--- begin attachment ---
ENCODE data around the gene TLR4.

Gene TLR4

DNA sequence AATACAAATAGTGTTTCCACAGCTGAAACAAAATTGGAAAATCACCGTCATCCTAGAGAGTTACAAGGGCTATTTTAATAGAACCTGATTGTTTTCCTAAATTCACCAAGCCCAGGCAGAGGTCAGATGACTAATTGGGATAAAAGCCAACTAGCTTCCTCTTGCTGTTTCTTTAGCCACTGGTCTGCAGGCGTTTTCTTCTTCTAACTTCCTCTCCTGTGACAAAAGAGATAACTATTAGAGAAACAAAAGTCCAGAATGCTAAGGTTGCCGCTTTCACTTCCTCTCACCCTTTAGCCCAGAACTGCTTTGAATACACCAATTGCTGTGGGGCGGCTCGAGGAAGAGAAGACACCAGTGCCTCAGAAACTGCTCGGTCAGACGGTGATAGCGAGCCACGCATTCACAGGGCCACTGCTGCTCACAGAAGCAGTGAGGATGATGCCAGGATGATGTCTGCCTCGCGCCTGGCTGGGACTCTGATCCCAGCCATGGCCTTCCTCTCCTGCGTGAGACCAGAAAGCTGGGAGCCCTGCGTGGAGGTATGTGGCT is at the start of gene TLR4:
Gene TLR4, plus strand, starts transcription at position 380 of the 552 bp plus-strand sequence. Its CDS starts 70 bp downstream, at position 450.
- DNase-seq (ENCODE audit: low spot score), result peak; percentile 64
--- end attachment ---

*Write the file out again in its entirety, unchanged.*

ENCODE data around the gene TLR4.

Gene TLR4

DNA sequence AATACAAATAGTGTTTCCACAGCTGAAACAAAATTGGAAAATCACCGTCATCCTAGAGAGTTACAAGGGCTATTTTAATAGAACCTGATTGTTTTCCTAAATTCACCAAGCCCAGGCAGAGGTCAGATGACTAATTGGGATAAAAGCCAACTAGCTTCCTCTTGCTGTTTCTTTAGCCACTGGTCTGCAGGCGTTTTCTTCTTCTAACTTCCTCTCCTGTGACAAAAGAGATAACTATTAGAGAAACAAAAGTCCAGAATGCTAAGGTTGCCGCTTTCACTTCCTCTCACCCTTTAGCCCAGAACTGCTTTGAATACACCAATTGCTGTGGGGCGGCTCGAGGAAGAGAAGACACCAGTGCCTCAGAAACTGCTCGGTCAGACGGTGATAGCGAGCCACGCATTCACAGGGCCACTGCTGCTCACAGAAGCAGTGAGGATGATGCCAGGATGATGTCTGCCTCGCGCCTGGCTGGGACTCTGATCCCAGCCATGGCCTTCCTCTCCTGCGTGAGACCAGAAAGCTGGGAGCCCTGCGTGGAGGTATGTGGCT is at the start of gene TLR4:
Gene TLR4, plus strand, starts transcription at position 380 of the 552 bp plus-strand sequence. Its CDS starts 70 bp downstream, at position 450.
- DNase-seq (ENCODE audit: low spot score), result peak; percentile 64